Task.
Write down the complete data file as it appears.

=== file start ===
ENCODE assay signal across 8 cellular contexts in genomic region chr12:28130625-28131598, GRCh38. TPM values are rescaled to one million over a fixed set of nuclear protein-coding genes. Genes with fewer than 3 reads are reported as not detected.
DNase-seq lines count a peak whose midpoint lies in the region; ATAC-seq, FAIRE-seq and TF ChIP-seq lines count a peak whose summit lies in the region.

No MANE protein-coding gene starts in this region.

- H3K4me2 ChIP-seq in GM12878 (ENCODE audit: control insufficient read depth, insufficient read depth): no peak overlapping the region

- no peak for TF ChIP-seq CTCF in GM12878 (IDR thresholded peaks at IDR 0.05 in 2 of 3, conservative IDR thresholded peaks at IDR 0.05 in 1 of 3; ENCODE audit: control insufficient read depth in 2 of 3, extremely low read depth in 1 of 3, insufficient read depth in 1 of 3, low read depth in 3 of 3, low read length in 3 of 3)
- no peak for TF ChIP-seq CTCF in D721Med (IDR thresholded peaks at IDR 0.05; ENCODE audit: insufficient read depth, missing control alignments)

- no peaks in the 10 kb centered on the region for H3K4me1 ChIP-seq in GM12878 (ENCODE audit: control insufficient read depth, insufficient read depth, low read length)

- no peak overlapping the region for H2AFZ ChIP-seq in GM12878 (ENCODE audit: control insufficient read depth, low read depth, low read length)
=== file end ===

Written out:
ENCODE assay signal across 8 cellular contexts in genomic region chr12:28130625-28131598, GRCh38. TPM values are rescaled to one million over a fixed set of nuclear protein-coding genes. Genes with fewer than 3 reads are reported as not detected.
DNase-seq lines count a peak whose midpoint lies in the region; ATAC-seq, FAIRE-seq and TF ChIP-seq lines count a peak whose summit lies in the region.

No MANE protein-coding gene starts in this region.

- H3K4me2 ChIP-seq in GM12878 (ENCODE audit: control insufficient read depth, insufficient read depth): no peak overlapping the region

- no peak for TF ChIP-seq CTCF in GM12878 (IDR thresholded peaks at IDR 0.05 in 2 of 3, conservative IDR thresholded peaks at IDR 0.05 in 1 of 3; ENCODE audit: control insufficient read depth in 2 of 3, extremely low read depth in 1 of 3, insufficient read depth in 1 of 3, low read depth in 3 of 3, low read length in 3 of 3)
- no peak for TF ChIP-seq CTCF in D721Med (IDR thresholded peaks at IDR 0.05; ENCODE audit: insufficient read depth, missing control alignments)

- no peaks in the 10 kb centered on the region for H3K4me1 ChIP-seq in GM12878 (ENCODE audit: control insufficient read depth, insufficient read depth, low read length)

- no peak overlapping the region for H2AFZ ChIP-seq in GM12878 (ENCODE audit: control insufficient read depth, low read depth, low read length)